Bees: The Sting

No one likes to get stung by a bee and, now that it’s spring, you’ll be seeing a lot more of them. But not every bee stings. I’m Jim Metzner, and this is Pulse of the Planet, presented by the American Museum of Natural History.

“Many people ask what kind of bees are likely to sting you and what kinds are not.”

Jerome Rozen is a curator at the American Museum of Natural History.

“First of all, only female bees sting so that the male bees, you can pick them up with your fingers anytime. And if you were to grab a female carpenter bee she’s going to sting you. But if you grab a male carpenter bee then you’ll have a wonderful time at cocktail parties if they’re held outdoors.”

Of course, it’s best not to try this trick unless you’re very sure you know how to tell the difference.

“The secret is to know that male carpenter bees have a nice white little spot on the front of their face and it’s very easy to identify it. Whereas females are all black. So any big carpenter bee that you see flying around if it has a white spot in the middle of its face, between its eyes, it’s a male. Also, since male carpenter bees do not carry pollen, and females do carry pollen, if you see a carpenter bee carrying pollen, you know it’s going to be a female.”

And if there’s a huge swarm of bees chasing after you, the odds are there’ll be enough females in the group to make their presence felt.

“Another way a person can be bothered is if he or she is stung by a great many individuals at a single time. This is why honeybees are particularly dangerous because there can be twenty thousand worker bees in a single hive and if even half of them come out and sting a person, that person probably won’t survive.”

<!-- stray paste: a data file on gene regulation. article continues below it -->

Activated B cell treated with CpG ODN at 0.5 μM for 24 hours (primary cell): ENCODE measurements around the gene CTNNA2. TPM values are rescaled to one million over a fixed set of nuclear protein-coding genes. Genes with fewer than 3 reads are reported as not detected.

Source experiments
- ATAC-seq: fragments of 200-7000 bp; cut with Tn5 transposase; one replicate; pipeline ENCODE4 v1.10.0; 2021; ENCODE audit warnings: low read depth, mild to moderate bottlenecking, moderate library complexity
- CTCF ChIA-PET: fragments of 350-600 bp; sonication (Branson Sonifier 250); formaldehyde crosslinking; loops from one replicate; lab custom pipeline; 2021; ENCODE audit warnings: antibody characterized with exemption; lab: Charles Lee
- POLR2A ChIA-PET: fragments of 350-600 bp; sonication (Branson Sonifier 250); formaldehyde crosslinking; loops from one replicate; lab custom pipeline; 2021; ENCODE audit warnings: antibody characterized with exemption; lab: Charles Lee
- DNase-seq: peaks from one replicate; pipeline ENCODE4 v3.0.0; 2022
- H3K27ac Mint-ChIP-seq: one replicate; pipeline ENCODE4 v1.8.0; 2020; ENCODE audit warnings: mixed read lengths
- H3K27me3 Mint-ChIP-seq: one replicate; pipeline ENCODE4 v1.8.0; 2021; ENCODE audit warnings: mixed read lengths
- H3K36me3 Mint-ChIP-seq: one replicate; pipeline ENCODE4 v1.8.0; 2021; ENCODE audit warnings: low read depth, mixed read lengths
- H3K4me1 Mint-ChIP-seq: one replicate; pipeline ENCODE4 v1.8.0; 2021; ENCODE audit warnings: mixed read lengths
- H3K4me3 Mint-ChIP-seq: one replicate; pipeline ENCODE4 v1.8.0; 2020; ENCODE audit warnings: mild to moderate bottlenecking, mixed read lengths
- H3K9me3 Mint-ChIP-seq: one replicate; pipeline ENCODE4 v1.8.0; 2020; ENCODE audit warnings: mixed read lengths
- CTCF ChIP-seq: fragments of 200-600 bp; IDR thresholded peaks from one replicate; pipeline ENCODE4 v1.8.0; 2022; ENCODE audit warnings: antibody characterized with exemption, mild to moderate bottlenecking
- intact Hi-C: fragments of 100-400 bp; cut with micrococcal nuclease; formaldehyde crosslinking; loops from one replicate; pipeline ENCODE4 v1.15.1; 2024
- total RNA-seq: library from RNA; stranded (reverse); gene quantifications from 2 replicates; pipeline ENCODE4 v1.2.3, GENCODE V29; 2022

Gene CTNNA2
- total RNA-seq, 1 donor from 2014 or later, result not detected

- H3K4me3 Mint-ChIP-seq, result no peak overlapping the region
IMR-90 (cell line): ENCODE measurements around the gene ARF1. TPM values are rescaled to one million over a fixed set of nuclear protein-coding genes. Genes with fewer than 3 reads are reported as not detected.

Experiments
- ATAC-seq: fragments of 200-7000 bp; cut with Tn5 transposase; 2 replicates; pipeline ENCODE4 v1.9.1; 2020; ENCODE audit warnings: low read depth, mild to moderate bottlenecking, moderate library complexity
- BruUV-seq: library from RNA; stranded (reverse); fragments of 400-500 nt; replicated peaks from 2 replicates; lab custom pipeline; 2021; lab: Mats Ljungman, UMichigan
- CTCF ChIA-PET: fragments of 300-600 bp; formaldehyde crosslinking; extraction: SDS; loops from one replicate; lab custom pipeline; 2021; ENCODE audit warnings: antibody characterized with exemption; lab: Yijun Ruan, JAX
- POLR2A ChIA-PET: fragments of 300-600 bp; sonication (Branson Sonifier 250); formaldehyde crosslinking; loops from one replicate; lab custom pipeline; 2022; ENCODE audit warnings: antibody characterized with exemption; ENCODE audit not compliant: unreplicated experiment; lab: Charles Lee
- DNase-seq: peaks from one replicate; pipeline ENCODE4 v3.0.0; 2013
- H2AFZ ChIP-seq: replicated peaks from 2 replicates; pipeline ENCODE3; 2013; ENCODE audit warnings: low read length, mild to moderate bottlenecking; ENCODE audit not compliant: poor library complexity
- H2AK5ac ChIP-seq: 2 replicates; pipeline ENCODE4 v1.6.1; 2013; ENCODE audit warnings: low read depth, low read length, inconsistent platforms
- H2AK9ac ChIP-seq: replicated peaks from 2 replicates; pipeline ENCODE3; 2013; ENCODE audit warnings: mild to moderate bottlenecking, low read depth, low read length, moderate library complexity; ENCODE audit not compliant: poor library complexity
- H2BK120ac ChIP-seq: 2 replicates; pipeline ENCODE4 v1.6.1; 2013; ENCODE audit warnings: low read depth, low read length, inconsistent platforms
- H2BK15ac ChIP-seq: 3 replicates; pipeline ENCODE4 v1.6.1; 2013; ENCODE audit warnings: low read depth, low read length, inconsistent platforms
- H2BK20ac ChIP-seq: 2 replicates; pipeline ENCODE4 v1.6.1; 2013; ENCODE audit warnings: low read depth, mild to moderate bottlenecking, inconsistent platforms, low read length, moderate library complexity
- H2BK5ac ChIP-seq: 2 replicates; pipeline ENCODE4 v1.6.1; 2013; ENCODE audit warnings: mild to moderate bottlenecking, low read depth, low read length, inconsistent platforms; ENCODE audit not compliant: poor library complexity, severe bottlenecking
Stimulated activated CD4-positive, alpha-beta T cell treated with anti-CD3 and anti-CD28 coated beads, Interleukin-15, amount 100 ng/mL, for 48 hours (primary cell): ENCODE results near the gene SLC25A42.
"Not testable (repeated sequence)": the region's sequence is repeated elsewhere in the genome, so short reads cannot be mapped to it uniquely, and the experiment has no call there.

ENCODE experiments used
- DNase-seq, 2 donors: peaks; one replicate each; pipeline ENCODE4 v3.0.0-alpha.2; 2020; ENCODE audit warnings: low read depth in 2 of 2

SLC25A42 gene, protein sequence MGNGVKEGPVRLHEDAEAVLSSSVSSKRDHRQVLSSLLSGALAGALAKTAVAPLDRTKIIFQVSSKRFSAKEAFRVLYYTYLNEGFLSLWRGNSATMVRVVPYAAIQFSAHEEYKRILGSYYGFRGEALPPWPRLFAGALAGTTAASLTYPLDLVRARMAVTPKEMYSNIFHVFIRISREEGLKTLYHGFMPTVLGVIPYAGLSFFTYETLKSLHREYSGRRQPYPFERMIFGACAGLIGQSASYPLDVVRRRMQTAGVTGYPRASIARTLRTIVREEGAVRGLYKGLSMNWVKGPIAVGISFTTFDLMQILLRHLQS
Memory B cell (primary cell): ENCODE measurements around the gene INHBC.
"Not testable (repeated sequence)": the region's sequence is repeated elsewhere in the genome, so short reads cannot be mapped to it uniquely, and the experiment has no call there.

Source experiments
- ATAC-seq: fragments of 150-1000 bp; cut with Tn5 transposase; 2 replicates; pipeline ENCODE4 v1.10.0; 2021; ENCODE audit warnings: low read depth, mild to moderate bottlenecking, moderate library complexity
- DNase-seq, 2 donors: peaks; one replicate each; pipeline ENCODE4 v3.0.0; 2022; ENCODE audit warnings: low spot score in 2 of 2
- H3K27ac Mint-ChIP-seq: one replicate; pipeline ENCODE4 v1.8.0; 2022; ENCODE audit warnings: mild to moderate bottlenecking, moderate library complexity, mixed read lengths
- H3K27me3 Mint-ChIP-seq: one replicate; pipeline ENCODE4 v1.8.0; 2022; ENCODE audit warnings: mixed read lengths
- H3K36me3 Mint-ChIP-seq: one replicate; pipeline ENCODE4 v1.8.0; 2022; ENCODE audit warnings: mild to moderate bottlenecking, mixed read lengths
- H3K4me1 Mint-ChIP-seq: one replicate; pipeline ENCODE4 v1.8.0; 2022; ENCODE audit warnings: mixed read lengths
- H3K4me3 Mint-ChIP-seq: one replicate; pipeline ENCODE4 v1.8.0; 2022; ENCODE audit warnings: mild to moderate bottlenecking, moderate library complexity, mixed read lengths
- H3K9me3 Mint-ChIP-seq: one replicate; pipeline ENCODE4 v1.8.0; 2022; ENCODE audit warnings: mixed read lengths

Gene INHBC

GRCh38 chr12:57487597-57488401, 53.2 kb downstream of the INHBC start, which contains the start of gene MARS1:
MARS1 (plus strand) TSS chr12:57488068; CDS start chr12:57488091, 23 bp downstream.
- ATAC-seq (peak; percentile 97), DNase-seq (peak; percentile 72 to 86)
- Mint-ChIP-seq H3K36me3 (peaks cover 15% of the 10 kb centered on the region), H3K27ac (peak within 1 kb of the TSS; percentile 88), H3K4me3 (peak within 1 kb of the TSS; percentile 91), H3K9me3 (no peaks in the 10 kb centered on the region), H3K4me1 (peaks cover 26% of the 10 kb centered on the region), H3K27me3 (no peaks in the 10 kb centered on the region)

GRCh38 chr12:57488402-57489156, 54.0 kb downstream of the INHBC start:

Pulse of the Planet is presented by the American Museum of Natural History. Additional funding for this series is provided by the National Science Foundation. I’m Jim Metzner.

Bees: The Sting

Only female bees sting, but can you tell the difference between the sexes?
Air Date:05/21/1998
Scientist:
Transcript:

No one likes to get stung by a bee and, now that it's spring, you'll be seeing a lot more of them. But not every bee stings. I'm Jim Metzner, and this is Pulse of the Planet, presented by the American Museum of Natural History.

"Many people ask what kind of bees are likely to sting you and what kinds are not."

Jerome Rozen is a curator at the American Museum of Natural History.

"First of all, only female bees sting so that the male bees, you can pick them up with your fingers anytime. And if you were to grab a female carpenter bee she's going to sting you. But if you grab a male carpenter bee then you'll have a wonderful time at cocktail parties if they're held outdoors."

Of course, it's best not to try this trick unless you're very sure you know how to tell the difference.

"The secret is to know that male carpenter bees have a nice white little spot on the front of their face and it's very easy to identify it. Whereas females are all black. So any big carpenter bee that you see flying around if it has a white spot in the middle of its face, between its eyes, it's a male. Also, since male carpenter bees do not carry pollen, and females do carry pollen, if you see a carpenter bee carrying pollen, you know it's going to be a female."

And if there's a huge swarm of bees chasing after you, the odds are there'll be enough females in the group to make their presence felt.

"Another way a person can be bothered is if he or she is stung by a great many individuals at a single time. This is why honeybees are particularly dangerous because there can be twenty thousand worker bees in a single hive and if even half of them come out and sting a person, that person probably won't survive."

Pulse of the Planet is presented by the American Museum of Natural History. Additional funding for this series is provided by the National Science Foundation. I'm Jim Metzner.